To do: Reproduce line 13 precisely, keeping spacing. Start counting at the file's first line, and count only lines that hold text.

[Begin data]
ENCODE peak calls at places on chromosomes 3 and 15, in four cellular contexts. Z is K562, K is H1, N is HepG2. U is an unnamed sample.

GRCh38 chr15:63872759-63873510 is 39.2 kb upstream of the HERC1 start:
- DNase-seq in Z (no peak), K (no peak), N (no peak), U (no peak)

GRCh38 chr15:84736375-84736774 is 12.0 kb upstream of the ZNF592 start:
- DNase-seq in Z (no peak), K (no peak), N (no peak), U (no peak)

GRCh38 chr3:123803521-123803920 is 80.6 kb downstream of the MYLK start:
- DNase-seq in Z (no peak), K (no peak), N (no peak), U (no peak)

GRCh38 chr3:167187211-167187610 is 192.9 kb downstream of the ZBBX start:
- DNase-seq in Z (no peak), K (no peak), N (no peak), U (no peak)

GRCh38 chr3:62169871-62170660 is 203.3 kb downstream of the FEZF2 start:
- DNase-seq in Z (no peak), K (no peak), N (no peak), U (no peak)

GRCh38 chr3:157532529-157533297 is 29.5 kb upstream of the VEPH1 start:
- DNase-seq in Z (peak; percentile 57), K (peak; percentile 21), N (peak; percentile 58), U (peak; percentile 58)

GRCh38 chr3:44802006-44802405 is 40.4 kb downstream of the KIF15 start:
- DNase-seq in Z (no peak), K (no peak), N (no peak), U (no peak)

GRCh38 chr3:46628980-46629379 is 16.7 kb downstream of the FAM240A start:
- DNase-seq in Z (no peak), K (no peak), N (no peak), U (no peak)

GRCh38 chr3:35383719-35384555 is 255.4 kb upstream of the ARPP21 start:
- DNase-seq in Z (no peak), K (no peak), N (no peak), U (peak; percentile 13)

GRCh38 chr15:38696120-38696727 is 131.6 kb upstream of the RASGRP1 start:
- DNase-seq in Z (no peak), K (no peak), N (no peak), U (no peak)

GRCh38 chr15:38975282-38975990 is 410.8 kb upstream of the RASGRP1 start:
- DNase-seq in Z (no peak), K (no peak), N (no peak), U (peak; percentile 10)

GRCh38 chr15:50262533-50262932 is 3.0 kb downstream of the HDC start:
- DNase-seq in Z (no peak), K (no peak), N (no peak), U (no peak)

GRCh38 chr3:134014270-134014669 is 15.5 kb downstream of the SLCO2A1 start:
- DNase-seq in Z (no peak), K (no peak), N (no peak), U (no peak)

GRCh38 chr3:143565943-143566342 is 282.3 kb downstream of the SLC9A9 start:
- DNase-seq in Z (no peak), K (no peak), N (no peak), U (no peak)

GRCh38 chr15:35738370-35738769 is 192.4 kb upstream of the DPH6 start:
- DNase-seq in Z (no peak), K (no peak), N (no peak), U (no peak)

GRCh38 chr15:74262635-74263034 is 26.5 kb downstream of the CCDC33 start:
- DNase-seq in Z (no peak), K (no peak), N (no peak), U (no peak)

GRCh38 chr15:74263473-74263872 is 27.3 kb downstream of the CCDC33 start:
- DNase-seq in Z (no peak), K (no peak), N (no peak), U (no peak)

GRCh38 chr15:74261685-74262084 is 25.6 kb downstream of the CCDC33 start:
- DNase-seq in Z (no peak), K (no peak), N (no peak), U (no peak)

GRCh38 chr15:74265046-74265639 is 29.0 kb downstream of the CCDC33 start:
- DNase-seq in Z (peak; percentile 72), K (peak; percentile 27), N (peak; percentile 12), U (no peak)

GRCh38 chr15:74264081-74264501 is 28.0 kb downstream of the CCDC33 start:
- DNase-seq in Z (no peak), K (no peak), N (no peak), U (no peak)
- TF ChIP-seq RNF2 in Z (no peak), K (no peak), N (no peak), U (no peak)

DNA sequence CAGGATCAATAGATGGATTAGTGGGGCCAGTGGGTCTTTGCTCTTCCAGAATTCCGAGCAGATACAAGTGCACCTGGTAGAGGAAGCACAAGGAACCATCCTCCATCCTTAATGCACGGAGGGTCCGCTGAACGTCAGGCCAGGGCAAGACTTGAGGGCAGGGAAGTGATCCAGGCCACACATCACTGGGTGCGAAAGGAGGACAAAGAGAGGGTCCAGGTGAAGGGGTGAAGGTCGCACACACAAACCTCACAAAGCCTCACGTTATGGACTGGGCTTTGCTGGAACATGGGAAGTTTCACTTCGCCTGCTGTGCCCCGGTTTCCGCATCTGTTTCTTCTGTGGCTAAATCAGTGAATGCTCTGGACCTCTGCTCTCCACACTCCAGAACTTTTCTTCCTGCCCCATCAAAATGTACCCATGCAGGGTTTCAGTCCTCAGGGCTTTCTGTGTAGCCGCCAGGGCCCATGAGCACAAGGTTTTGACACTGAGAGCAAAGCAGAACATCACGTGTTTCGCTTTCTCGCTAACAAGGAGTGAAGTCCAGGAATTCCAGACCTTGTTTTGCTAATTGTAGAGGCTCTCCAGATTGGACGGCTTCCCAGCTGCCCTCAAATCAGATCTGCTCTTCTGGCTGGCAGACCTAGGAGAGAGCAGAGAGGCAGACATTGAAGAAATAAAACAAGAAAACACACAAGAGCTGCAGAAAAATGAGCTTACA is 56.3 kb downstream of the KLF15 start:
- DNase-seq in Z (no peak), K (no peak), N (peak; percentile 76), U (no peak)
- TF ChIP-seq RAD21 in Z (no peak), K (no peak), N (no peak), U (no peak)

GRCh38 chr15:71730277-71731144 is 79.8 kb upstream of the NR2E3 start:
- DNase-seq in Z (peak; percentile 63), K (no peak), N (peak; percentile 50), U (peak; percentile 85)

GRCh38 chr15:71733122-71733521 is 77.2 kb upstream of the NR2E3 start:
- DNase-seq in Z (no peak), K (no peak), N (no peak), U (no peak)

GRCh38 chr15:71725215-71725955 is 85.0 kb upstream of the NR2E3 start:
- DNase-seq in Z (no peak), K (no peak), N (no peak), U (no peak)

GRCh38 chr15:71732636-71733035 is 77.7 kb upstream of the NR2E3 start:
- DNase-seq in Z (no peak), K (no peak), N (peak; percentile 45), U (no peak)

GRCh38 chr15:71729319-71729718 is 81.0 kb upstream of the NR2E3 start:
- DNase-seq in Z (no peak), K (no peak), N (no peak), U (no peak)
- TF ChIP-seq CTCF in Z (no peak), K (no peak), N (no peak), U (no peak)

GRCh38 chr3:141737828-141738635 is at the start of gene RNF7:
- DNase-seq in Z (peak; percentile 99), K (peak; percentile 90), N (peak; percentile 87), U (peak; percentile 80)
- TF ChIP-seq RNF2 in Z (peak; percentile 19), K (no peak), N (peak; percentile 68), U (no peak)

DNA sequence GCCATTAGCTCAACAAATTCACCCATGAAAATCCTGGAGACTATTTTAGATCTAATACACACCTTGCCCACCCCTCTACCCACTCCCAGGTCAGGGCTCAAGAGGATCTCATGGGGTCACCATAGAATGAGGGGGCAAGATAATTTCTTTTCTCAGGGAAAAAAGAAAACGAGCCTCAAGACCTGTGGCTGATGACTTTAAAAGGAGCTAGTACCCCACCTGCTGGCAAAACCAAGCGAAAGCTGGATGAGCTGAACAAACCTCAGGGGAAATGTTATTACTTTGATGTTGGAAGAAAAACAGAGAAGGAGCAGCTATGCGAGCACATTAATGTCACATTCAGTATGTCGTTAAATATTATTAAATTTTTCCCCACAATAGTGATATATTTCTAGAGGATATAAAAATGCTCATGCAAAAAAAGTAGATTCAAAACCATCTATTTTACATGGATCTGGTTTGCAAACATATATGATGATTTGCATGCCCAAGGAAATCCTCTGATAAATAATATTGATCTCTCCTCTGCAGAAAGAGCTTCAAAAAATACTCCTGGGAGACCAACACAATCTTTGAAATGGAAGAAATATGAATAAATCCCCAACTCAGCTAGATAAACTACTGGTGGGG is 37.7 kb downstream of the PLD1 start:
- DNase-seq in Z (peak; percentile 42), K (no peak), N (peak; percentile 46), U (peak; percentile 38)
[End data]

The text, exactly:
- DNase-seq in Z (peak; percentile 57), K (peak; percentile 21), N (peak; percentile 58), U (peak; percentile 58)